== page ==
Engaging your emotional intelligence helps you build strong relationships with your remote team. Strong connections will improve employee engagement levels, collaboration and team culture.
Join a virtual leadership program or webinar to help you improve your EQ. Additionally, as a participant in a virtual classroom, you can practice being in a virtual setting and experience how virtual communication should be conducted.
6. Lead with empathy
Your leadership style can have a direct impact on team performance.
How does leading with empathy influence this?
We’ve already touched on the importance of communication. But communication doesn’t just cover the verbal and written forms.
To be an excellent virtual leader, you need to get in touch with your team members at an emotional level.
Check in with your team individually and use face to face interactions to see how they’re doing. Ask about their families, their hobbies, or something interesting they saw on social media. Empathize with them to show a shared understanding – letting them know that you see them as a person – not just an employee.
When you lead with empathy, you create an element of humanity in an otherwise detached virtual environment. This helps eliminate the sense of isolation that virtual workers can experience, allowing them to feel like they’re part of a live community.
7. Be self-motivated
An effective leader should plan their actions, and behave in ways that are organized and purposeful. If you, as a team leader, need a lot of direction (perhaps from other senior leaders) in a remote role, it may become hard for you to manage and motivate your team.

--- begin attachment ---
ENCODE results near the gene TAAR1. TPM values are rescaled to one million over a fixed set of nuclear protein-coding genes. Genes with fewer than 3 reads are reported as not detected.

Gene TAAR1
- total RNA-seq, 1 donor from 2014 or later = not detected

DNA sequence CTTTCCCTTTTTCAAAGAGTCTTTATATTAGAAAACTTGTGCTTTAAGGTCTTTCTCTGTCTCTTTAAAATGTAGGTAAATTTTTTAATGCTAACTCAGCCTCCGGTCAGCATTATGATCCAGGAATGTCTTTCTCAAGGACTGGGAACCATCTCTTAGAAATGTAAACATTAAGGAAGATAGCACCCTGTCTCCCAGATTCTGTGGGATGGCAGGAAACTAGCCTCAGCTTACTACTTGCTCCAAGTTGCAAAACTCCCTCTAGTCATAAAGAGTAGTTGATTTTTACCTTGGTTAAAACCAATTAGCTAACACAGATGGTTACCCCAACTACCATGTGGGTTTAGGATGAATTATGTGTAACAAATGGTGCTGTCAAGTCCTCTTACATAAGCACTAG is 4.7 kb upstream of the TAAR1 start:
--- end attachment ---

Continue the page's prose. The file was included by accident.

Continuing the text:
You need to be self-motivated to keep on improving your necessary leadership skills to be effective. Leadership development, after all, is not something that is completed in a day!
7 simple practices for effective virtual leadership
Developing technological know-how and soft skills are just one part of effective virtual leadership. The other part is knowing the right work practices to employ in a virtual setting.
Here are seven practices for effective virtual leadership:
1. Use appropriate channels for communication
One of the obstacles faced by virtual teams is getting the message across to one another. You can’t just pop-by your colleague’s desk and chat, right?
However, if everyone uses different methods of communicating – some by email, others by text messages or calls – you’ll end up with an incoherent pile of information. This can result in important details getting lost.
As a virtual leader, what can you do to streamline the communication process?
For starters, set rules on the correct communication channels.
Most virtual teams avoid emails because it’s too cumbersome. Many employ the use of chat apps like Slack that have their own chat channels for specific topics. This keeps all work-related communication in one place.
However, you’ll still need to use other communication methods like video conferencing for calls and team meetings, and project management apps to track task assignments or send files. The important thing is getting your virtual project team on the same page over what methods to use to share information.
2. Have meetings only when necessary
Traditional teams often have daily meetings for updates and status reporting. This is impractical for virtual teams.
Remember, remote workers could be located in different time zones. They may not always be available, and having frequent meetings disrupts their work processes.
A good virtual manager understands when a meeting is absolutely necessary, and when just a quick email announcement is sufficient.
3. Stay in contact with your remote team